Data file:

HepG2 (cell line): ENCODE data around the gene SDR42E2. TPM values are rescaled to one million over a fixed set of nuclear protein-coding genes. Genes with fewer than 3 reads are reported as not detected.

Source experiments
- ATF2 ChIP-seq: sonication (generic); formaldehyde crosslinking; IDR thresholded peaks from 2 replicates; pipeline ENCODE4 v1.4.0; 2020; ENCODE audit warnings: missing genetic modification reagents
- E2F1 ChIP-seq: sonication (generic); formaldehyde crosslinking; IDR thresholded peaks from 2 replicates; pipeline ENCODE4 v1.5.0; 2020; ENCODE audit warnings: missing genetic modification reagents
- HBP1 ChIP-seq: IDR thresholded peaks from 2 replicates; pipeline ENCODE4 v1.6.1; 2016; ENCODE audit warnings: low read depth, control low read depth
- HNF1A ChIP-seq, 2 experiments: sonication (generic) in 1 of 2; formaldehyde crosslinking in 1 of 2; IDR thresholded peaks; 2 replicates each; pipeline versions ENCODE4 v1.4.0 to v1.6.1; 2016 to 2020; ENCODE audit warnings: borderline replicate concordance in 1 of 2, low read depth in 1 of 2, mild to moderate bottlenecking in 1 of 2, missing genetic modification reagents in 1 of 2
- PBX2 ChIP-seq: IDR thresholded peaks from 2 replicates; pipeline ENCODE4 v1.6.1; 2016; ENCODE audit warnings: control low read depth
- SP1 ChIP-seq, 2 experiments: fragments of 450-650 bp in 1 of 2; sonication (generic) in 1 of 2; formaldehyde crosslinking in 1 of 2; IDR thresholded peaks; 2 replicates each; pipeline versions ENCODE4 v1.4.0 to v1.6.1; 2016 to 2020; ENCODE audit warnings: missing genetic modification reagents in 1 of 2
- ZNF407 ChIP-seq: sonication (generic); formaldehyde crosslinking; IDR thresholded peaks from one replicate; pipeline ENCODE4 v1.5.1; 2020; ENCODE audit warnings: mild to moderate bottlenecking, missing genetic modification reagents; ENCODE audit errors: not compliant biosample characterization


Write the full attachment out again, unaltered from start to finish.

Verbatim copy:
HepG2 (cell line): ENCODE data around the gene SDR42E2. TPM values are rescaled to one million over a fixed set of nuclear protein-coding genes. Genes with fewer than 3 reads are reported as not detected.

Source experiments
- ATF2 ChIP-seq: sonication (generic); formaldehyde crosslinking; IDR thresholded peaks from 2 replicates; pipeline ENCODE4 v1.4.0; 2020; ENCODE audit warnings: missing genetic modification reagents
- E2F1 ChIP-seq: sonication (generic); formaldehyde crosslinking; IDR thresholded peaks from 2 replicates; pipeline ENCODE4 v1.5.0; 2020; ENCODE audit warnings: missing genetic modification reagents
- HBP1 ChIP-seq: IDR thresholded peaks from 2 replicates; pipeline ENCODE4 v1.6.1; 2016; ENCODE audit warnings: low read depth, control low read depth
- HNF1A ChIP-seq, 2 experiments: sonication (generic) in 1 of 2; formaldehyde crosslinking in 1 of 2; IDR thresholded peaks; 2 replicates each; pipeline versions ENCODE4 v1.4.0 to v1.6.1; 2016 to 2020; ENCODE audit warnings: borderline replicate concordance in 1 of 2, low read depth in 1 of 2, mild to moderate bottlenecking in 1 of 2, missing genetic modification reagents in 1 of 2
- PBX2 ChIP-seq: IDR thresholded peaks from 2 replicates; pipeline ENCODE4 v1.6.1; 2016; ENCODE audit warnings: control low read depth
- SP1 ChIP-seq, 2 experiments: fragments of 450-650 bp in 1 of 2; sonication (generic) in 1 of 2; formaldehyde crosslinking in 1 of 2; IDR thresholded peaks; 2 replicates each; pipeline versions ENCODE4 v1.4.0 to v1.6.1; 2016 to 2020; ENCODE audit warnings: missing genetic modification reagents in 1 of 2
- ZNF407 ChIP-seq: sonication (generic); formaldehyde crosslinking; IDR thresholded peaks from one replicate; pipeline ENCODE4 v1.5.1; 2020; ENCODE audit warnings: mild to moderate bottlenecking, missing genetic modification reagents; ENCODE audit errors: not compliant biosample characterization